God. The word evokes various images in people’s minds. Some think of God as a cosmic judge seated on a celestial throne. Others envision him as an ageless sage with a long white beard. Still others conceive of him as an all-pervading spirit.
Whatever people may conceive God to be, they wouldn’t conceive him to be a fun-loving bluish-black cowherd. Or would they? One-sixth of humanity does indeed conceive of God thus. A billion Hindus believe that God is a flute-playing, peacock-feather-wearing, sixteen-year-old youth named Krishna who plays in a pastoral paradise with his cows, his boyfriends and his girlfriends.
Such a vision of God might seem too fanciful to merit serious attention. But surprisingly it has been elucidated by some of the greatest minds in the Vedic wisdom-tradition that originated in the world’s most ancient sacred literature, the Vedas. The Vedic wisdom-tradition has survived, even flourished, over millennia and continues to do so even today. Among the many books in this tradition that describe Krishna’s godhood, the most well-known is the philosophical masterpiece, the Bhagavad-gita. Therein, Krishna’s godhood is not only explained philosophically and theologically. It is also demonstrated dramatically in the vision of the Universal Form, one of the most mystical visions in world-literature. In that vision, the entire universe in all its complexity, variety and activity is seen to be present within the form of Krishna, hence its name: the Universal Form.
Visions like these, though demonstrating Krishna’s godhood, are not what have captured the hearts of millions of worshipers for millennia. Devotees have been in love with a far more intimate and sweet manifestation of Krishna as he is at his home in a pastoral paradise known as Vrindavan. This manifestation reveals a refreshing new dimension of God’s perfection.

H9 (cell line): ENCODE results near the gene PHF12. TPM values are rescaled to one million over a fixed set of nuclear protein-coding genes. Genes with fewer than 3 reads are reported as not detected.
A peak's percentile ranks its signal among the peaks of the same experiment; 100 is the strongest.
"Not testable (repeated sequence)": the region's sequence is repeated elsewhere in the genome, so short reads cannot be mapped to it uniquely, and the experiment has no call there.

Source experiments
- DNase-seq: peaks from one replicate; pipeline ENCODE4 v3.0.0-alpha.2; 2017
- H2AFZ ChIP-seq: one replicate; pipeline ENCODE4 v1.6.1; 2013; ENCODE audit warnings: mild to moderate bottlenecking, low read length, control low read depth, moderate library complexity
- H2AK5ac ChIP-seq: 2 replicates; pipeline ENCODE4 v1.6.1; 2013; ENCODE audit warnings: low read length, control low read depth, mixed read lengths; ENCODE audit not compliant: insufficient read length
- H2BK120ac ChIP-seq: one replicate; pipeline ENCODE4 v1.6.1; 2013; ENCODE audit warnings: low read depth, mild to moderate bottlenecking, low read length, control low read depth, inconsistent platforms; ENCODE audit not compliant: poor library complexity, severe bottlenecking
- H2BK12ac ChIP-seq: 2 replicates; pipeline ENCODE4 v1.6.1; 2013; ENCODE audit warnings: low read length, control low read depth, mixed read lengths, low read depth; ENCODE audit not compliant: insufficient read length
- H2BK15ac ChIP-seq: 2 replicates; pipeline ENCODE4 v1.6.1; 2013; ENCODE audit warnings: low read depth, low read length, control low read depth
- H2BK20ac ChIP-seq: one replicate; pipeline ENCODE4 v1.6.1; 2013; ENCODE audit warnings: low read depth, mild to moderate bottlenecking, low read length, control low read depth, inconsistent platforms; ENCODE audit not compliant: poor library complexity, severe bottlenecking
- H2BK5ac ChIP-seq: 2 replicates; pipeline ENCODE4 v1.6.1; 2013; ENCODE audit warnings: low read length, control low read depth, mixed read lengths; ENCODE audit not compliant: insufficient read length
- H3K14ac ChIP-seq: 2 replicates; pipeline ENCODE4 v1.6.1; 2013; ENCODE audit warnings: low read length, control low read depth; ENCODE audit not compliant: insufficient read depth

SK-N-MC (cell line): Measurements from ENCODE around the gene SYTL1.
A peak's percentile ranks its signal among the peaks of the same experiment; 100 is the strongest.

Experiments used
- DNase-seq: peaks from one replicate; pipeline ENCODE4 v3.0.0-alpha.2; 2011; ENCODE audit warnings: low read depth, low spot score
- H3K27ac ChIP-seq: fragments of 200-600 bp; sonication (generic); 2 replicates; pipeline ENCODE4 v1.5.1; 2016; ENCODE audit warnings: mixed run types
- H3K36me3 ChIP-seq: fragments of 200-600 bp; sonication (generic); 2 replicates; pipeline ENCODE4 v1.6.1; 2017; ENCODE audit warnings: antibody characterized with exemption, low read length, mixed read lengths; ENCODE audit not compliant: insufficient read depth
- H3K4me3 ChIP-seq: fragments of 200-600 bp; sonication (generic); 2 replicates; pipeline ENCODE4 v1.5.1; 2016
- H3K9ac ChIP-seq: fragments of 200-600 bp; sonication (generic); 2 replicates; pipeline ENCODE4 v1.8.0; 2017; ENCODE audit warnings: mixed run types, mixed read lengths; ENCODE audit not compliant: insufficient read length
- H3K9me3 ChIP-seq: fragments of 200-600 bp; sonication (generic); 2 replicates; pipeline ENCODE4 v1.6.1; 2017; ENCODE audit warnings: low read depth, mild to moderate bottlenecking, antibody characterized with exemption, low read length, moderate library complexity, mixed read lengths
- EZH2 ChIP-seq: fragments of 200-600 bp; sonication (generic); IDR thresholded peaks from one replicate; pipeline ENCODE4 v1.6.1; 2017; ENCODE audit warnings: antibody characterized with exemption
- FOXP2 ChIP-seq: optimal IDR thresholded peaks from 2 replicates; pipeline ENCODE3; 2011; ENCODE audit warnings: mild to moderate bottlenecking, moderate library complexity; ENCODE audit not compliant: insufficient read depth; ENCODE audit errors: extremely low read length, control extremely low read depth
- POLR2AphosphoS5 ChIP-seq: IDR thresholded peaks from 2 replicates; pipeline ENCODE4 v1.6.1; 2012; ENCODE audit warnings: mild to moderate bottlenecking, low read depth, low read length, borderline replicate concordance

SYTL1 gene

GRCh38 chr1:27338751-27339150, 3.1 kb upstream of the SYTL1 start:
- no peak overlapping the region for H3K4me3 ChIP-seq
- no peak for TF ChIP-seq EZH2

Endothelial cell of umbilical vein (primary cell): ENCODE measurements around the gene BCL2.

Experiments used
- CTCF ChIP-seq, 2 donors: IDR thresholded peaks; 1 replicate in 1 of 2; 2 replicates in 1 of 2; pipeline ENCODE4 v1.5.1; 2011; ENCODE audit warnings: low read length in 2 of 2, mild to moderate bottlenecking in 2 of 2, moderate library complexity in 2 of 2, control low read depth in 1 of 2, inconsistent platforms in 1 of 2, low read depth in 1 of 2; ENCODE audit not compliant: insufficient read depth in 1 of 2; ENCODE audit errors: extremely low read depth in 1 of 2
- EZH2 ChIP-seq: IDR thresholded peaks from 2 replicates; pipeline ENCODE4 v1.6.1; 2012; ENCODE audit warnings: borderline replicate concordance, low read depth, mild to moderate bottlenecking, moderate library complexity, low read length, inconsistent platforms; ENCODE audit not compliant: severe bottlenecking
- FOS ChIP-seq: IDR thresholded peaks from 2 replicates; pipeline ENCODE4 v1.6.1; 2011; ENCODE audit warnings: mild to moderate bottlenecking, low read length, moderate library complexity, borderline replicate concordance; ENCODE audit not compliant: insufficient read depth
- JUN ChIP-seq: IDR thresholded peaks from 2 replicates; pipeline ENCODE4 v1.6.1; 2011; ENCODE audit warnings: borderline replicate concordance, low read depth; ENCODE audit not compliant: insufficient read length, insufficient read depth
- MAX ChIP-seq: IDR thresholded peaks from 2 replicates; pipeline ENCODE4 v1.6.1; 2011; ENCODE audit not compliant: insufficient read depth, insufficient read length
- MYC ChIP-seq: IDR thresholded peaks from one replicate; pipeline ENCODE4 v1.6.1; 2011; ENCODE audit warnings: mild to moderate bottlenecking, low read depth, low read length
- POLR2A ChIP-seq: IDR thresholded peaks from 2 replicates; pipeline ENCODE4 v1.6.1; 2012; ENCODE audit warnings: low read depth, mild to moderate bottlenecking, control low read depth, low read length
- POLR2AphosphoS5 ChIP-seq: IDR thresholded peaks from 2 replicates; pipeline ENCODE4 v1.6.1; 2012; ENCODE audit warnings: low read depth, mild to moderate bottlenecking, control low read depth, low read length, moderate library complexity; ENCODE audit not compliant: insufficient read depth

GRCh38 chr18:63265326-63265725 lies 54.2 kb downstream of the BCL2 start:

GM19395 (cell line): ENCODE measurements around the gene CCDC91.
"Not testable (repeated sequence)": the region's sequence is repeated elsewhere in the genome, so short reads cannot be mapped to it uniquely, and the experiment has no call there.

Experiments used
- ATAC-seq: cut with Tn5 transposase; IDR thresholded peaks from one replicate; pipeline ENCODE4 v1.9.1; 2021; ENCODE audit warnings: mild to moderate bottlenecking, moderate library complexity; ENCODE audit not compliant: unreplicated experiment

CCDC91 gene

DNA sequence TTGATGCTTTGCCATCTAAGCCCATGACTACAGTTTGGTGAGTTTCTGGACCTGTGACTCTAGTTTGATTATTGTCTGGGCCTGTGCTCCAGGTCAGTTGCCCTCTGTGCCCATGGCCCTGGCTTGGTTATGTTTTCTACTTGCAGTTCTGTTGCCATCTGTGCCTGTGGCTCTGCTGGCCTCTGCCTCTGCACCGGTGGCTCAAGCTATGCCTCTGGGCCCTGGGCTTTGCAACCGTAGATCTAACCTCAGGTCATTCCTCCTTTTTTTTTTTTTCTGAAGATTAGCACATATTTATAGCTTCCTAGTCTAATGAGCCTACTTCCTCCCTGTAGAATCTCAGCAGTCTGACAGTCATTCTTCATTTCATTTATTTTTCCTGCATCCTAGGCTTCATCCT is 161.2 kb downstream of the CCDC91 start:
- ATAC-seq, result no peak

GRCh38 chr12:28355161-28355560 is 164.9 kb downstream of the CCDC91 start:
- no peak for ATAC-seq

God is universally understood as the perfect being. His perfection has been conventionally conceived as a frozen perfection like, say, that of a perfect painting. When a painting is being made, it becomes perfect at a particular point in its making. One stroke less and it is not that good. One stroke more and again it is not that good.
Similarly, the idea went, for God to be perfect, he has to be frozen. If he has any desire or if he does any action, both indicate that his present state is lacking in something because of which he desires and acts.
Such an intellectualized notion of God might be analytically perfect, but it is emotionally impotent. After all, how long can one love someone who never desires or does anything?
The Vedic wisdom-tradition reveals that God’s perfection is not the static perfection of a dead painting, but the dynamic perfection of a loving person. Love by its very nature induces reciprocations among the lovers. Love becomes perfect not when these reciprocations freeze but when everything else freezes so that these reciprocations can go on undistracted – or, even better, when everything else contributes to intensifying these loving reciprocations.
The arena where this happens is the kingdom of God. To enable love to attain the zenith of perfection, God removes conceals his godhood. Among the community of his most intimate devotees, he acts like just another member – the sweetest and most lovable member, no doubt, but still just another member. To remove any residual inhibitions, he avoids a royal setting for these reciprocations but instead chooses a pastoral setting: an idyllic village surrounded by a beautiful forest. This pastoral paradise is known as Vrindavan. And for himself he chooses the undistinguished vocation of a cowherd. Not even the king of cowherds, but the prince of cowherds.
The God who thus conceals his supremacy so that love can reign supreme is Krishna. Janamshtami is the day when Krishna descends to this world to invite all of us back to the world where love reigns supreme.[ god ] [ janmasthami ]